Most people will interpret this as Homer Simpson’s catchphrase, but that’s actually spelled as “Do’h”. For me, and perhaps most Breakout fans, the story of Arkanoid comes to mind. Arkanoid’s almost unbelievable story goes like this: Vaus is the space vessel that escaped the ill-fated mothership named Arkanoid – hence, the name of the game. That vessel acts as the game’s focal character: the paddle. After some rounds of brick breaking awesomeness the player reaches the final round where the goal is to demolish the ‘dimension-controlling fort’ which is named… “DOH”.

This illustrates that a Breakout game can have a story to add to the overall experience. In an earlier post we promised to put in boss fights. We didn’t initially plan this – in fact, we rejected boss fights earlier in the development process because we didn’t see how it would fit into Caromble! – but as art, gameplay and story developed, the boss fights seemed to find its way back onto our agenda and seemed to fit right in. Storywise the paddle is our so-called protagonist, the lead character whom the player can identify with. Opposed to that we have the boss as antagonist, the character that (literally) creates obstacles that the protagonist must overcome. Throughout all aspects of the game the idea of protagonist versus antagonist is a nice contrast to elaborate on.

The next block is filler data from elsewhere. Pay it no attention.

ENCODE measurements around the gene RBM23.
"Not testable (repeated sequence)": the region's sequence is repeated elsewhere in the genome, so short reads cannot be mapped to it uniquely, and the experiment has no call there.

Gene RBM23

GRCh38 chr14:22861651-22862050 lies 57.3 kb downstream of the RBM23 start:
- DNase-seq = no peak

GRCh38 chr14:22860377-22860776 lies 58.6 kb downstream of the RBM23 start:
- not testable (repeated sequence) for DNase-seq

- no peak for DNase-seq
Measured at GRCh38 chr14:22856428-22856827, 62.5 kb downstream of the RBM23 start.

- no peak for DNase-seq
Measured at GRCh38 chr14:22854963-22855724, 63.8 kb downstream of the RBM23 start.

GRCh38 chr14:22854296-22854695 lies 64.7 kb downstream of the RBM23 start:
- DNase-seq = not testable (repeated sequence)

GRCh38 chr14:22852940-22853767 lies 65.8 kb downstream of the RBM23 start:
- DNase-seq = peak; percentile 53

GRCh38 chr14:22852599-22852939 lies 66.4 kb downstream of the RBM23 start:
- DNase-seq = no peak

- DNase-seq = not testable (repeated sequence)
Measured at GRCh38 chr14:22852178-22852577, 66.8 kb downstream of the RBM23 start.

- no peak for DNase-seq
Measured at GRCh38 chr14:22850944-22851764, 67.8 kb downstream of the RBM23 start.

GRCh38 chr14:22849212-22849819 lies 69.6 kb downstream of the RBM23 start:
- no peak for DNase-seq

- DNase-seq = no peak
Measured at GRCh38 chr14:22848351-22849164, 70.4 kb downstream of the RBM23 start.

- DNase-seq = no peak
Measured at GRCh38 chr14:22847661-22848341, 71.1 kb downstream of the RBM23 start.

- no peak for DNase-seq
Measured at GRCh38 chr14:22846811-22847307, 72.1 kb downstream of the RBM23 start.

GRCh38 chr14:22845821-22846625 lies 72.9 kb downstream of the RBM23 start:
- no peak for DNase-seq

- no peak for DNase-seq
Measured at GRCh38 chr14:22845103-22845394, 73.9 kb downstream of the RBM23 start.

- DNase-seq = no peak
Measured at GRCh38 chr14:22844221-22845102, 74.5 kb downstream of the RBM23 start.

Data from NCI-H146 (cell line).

Caromble! is almost gameplay complete now. The boss fight is one of the latest gameplay features that we are still experimenting with. Despite the fact that we rejected boss fights earlier in the development process we are really excited that we put this element back into the game. Finally we arrived at the point that we can proudly say “THIS is Caromble!”.

P.S. For those wondering what Arkanoid’s “DOH” means. If my Google skills are okay it’s an acronym for ‘Dominator of Hours’. I guess this knowledge will score you some nice points in your next video game themed pub quiz!

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